Throughout the darkened, musty cloisters of Doctor Who fandom (read: bedrooms), one debate that has raged long and loud is that of radical versus traditional approachs to storytelling, or “rad vs. trad,” as it is often more commonly known.
Such a debate is immeasurably relevant to any discussion of the Virgin New Adventures, a series which pushed the franchise into bold and, more often than not, controversial storytelling practices. Casual swearing, sex, drinking and violence, along with a generally more angsty tone and a manipulative, morally questionable Doctor are just some of the reasons why this line’s legacy is still controversial, nearly 30 years after its beginning.
In such an environment, one almost gets the impression that there were no traditional writers whatsoever. Indeed, Justin Richards isn’t the type of author one would expect to flourish in an atmosphere like that of the VNAs. That’s not to say that Richards’ work lacks sophistication or talent, mind, but from the pieces of his oeuvre which I’ve read, they are generally more traditional, familiarly-structured stories, where A leads to B and neither’s nature is ever really in too much question, give or take a mystery here and there.
Yet we begin his literary career with a tale of manipulations, grey morality and a situation where it is unclear who precisely is the villain. An author playing outside of their strengths is occasionally great cause for concern. So it’s a pleasure, and indeed something of a minor miracle, that Theatre of War works as well as it does.
Benny. Benny, Benny, Benny. In practically all regards, this is her book. Barring the Prologue (or Rehearsal as it’s known, in keeping with the theatrical theme of the novel) and a brief sequence featuring the Doctor and Ace, the first three chapters occur exclusively from the good Professor’s point of view, following on from her three-month-long dig on Phaester Osiris after the end of Legacy.
Theatre of War feels like a reaction, in a way, to how poorly Gary Russell handled Bernice, and most other things besides, in the preceding book. There’s pretty much no chance this is the case practically, given the two books were probably written concurrently and as such had no influence on each other one way or the other. Yet it’s worth noting that Richards does many of the same things, but better. The opening solo sequences on Menaxus with the Heletian archaeologists allow her to show her knowledge in a much more credible and believable way than just constantly fawning over Ice Warriors.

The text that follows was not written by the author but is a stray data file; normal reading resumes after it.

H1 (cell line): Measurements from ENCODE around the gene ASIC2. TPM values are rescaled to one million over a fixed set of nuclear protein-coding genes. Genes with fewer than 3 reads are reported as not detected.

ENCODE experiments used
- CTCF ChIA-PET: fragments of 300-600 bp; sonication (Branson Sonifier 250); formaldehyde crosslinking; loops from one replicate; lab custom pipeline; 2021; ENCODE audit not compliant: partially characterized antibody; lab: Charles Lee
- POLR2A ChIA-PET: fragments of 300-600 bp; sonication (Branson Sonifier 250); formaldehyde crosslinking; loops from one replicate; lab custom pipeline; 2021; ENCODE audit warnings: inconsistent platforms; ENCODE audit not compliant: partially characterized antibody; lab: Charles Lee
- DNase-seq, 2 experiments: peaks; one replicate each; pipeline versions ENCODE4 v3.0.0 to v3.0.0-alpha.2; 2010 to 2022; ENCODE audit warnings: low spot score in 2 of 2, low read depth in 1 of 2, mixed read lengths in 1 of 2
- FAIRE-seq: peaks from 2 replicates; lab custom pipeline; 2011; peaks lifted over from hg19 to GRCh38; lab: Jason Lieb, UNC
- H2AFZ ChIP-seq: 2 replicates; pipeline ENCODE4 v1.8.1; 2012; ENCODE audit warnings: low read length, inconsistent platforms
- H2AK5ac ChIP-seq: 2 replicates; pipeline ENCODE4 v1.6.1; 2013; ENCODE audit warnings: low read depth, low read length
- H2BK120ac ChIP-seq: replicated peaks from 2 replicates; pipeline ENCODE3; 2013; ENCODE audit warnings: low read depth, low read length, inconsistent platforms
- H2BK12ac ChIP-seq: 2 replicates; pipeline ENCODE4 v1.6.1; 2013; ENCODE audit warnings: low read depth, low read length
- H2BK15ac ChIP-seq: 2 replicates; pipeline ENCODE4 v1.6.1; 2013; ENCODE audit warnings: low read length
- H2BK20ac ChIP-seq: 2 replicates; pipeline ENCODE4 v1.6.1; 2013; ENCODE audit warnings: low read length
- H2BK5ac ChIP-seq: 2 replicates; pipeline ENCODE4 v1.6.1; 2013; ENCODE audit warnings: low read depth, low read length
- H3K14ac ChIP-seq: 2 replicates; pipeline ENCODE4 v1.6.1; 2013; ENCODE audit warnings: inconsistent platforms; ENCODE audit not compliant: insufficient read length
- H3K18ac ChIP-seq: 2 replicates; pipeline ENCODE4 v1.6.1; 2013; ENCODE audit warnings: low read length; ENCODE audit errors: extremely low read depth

Of course, it’s not just Benny who proves her archaeology cred. Unlike the murder “mystery” on Peladon, no-one is made unrealistically and irritatingly idiotic purely in service of the plot’s momentum. Even the token “redshirt” troopers get a couple of ideas in.
Speaking of redshirts, this ties in to another point I made last time. There’s something decidedly Star Trek, or perhaps more specifically The Next Generation, about a narrative framework which, for a time at least, focuses on people making observations and suggestions in a conference-style format. This is a far more meaningful thematic connection than any of Legacy‘s talk about negotiations involving the politics of a Federation or descriptions of spaceships and nacelles.
Theatre also doesn’t fall into the trap of building the Doctor up by making everyone else incredibly stupid, or even vice versa. Although the Doctor deduces the Dream Machine’s true nature, and some of its purpose, it’s Bernice who figures out the source documents all had to have been written by the same author (which is a quite clever way of integrating the Source Documents preceding each Chapter, because, in reality, they were indeed all written by the same person: Justin Richards). It’s Bernice who Braxiatel approaches to reveal his plan (although, granted, at that point he doesn’t know the Doctor’s involved). Speaking of which…
Ah, Irving Braxiatel. Yet another wonderful creation of the New Adventures. So amiable and delightfully smug, yet it all conceals one of the most devious, downright diabolical minds in all of Doctor Who, at least among nominally good characters. It’s quite impressive how much of his eponymous Collection is formed right from the outset here, practically just waiting to be used as the backdrop for the Benny-era NAs three years hence.
Indeed, I could practically hear Miles Richardson’s delivery of every line. Once things started becoming odd, I immediately jumped to the conclusion that Brax was behind it all, but then again, I have 25 years’ worth of hindsight to work with. The man has two-thirds of an ancient, evil Time Lord President inside his head (or maybe he doesn’t… I’m not quite sure where this falls in his timeline; it could very well be after Fenman removes it), and erased Benny’s twins from existence.
Yet that’s the genius of Justin Richards. Even if you can figure out how things are likely going to play out, he still manages to make it so incredibly satisfying when they finally do click into place. The final twist, that Lannic was probably a construct of the Dream Machine all along, is just the proverbial icing on a cake of many twists and turns.